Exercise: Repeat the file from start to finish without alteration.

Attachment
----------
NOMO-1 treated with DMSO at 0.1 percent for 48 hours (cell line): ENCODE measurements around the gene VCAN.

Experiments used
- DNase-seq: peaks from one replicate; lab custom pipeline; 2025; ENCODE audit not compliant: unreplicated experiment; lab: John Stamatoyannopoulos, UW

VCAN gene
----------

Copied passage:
NOMO-1 treated with DMSO at 0.1 percent for 48 hours (cell line): ENCODE measurements around the gene VCAN.

Experiments used
- DNase-seq: peaks from one replicate; lab custom pipeline; 2025; ENCODE audit not compliant: unreplicated experiment; lab: John Stamatoyannopoulos, UW

VCAN gene